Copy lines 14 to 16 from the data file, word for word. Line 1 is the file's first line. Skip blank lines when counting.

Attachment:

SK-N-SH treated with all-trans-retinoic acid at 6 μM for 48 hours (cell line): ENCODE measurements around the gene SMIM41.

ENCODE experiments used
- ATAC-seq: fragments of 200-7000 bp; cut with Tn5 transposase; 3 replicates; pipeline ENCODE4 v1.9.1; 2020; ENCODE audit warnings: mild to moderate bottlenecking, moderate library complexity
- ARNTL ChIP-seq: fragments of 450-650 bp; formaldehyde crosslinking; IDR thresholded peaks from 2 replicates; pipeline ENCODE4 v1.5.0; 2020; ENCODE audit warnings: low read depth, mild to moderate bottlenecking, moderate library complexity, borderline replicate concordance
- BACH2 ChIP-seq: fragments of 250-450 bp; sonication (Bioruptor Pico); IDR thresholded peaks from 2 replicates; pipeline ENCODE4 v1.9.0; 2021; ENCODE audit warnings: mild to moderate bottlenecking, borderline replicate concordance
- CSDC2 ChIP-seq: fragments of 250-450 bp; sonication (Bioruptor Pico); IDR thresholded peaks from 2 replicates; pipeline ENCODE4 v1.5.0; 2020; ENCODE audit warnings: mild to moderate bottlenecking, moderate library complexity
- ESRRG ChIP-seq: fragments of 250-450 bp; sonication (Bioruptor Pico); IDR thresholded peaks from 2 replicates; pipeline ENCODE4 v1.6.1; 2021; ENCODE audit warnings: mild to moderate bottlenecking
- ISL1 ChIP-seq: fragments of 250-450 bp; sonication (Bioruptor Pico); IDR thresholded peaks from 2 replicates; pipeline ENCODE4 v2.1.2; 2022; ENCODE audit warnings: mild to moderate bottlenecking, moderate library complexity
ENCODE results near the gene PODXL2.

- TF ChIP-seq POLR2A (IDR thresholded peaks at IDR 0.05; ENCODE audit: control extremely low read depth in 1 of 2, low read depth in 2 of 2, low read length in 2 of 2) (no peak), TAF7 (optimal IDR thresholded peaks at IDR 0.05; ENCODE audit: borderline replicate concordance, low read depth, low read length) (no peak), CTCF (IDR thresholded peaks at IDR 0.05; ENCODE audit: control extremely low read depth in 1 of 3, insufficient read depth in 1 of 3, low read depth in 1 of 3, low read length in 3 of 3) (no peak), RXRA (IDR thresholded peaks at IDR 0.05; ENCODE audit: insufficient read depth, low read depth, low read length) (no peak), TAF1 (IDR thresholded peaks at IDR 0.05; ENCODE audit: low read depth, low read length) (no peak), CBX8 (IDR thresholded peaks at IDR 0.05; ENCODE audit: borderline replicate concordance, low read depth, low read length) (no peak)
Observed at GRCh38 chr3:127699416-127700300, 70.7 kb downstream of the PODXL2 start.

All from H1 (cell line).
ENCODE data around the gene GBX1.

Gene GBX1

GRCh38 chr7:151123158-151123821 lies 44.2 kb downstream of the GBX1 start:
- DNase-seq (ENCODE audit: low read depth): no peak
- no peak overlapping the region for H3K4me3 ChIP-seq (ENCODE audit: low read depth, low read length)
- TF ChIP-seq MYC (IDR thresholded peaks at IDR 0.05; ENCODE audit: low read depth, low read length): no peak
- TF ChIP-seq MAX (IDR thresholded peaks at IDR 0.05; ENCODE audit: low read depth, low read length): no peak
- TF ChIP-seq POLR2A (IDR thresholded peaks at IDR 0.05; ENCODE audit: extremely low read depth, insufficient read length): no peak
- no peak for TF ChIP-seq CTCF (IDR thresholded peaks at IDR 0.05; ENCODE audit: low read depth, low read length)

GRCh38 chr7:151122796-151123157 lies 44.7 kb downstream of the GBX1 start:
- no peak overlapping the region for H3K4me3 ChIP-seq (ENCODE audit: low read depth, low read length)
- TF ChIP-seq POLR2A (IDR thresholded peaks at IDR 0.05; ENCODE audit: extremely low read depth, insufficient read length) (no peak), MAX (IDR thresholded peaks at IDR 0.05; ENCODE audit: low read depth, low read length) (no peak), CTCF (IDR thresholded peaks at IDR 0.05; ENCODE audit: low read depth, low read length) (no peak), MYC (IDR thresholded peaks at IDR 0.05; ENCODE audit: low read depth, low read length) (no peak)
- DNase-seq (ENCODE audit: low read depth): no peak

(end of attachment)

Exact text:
Gene GBX1

GRCh38 chr7:151123158-151123821 lies 44.2 kb downstream of the GBX1 start:
- DNase-seq (ENCODE audit: low read depth): no peak